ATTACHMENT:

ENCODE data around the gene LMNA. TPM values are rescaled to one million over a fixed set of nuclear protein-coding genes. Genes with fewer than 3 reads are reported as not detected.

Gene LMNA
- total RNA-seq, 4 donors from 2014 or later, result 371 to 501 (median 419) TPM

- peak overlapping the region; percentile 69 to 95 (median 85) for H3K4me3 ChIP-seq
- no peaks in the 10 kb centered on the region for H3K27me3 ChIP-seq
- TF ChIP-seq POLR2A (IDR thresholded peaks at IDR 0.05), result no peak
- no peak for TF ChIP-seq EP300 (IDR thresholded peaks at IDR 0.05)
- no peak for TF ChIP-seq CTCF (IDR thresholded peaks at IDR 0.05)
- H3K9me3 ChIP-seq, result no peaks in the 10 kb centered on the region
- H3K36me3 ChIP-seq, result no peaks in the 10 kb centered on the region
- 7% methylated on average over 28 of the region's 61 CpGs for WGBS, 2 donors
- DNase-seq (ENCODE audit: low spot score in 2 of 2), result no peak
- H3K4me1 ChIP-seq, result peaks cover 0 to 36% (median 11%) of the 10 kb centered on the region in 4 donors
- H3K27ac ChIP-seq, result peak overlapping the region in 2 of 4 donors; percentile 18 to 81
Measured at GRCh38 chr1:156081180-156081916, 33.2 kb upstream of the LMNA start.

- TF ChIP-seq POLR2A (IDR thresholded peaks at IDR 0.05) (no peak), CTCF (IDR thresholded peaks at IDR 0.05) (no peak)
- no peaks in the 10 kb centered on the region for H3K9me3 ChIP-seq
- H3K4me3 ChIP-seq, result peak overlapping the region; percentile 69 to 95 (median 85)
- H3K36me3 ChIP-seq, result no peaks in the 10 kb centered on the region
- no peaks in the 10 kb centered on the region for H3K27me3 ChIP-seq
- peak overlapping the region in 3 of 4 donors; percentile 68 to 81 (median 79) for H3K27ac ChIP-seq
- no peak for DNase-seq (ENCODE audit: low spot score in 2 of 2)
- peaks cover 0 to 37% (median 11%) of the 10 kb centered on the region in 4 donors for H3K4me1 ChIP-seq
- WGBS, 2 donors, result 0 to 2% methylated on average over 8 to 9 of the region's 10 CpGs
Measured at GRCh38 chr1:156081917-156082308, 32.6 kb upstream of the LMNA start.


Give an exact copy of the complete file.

ENCODE data around the gene LMNA. TPM values are rescaled to one million over a fixed set of nuclear protein-coding genes. Genes with fewer than 3 reads are reported as not detected.

Gene LMNA
- total RNA-seq, 4 donors from 2014 or later, result 371 to 501 (median 419) TPM

- peak overlapping the region; percentile 69 to 95 (median 85) for H3K4me3 ChIP-seq
- no peaks in the 10 kb centered on the region for H3K27me3 ChIP-seq
- TF ChIP-seq POLR2A (IDR thresholded peaks at IDR 0.05), result no peak
- no peak for TF ChIP-seq EP300 (IDR thresholded peaks at IDR 0.05)
- no peak for TF ChIP-seq CTCF (IDR thresholded peaks at IDR 0.05)
- H3K9me3 ChIP-seq, result no peaks in the 10 kb centered on the region
- H3K36me3 ChIP-seq, result no peaks in the 10 kb centered on the region
- 7% methylated on average over 28 of the region's 61 CpGs for WGBS, 2 donors
- DNase-seq (ENCODE audit: low spot score in 2 of 2), result no peak
- H3K4me1 ChIP-seq, result peaks cover 0 to 36% (median 11%) of the 10 kb centered on the region in 4 donors
- H3K27ac ChIP-seq, result peak overlapping the region in 2 of 4 donors; percentile 18 to 81
Measured at GRCh38 chr1:156081180-156081916, 33.2 kb upstream of the LMNA start.

- TF ChIP-seq POLR2A (IDR thresholded peaks at IDR 0.05) (no peak), CTCF (IDR thresholded peaks at IDR 0.05) (no peak)
- no peaks in the 10 kb centered on the region for H3K9me3 ChIP-seq
- H3K4me3 ChIP-seq, result peak overlapping the region; percentile 69 to 95 (median 85)
- H3K36me3 ChIP-seq, result no peaks in the 10 kb centered on the region
- no peaks in the 10 kb centered on the region for H3K27me3 ChIP-seq
- peak overlapping the region in 3 of 4 donors; percentile 68 to 81 (median 79) for H3K27ac ChIP-seq
- no peak for DNase-seq (ENCODE audit: low spot score in 2 of 2)
- peaks cover 0 to 37% (median 11%) of the 10 kb centered on the region in 4 donors for H3K4me1 ChIP-seq
- WGBS, 2 donors, result 0 to 2% methylated on average over 8 to 9 of the region's 10 CpGs
Measured at GRCh38 chr1:156081917-156082308, 32.6 kb upstream of the LMNA start.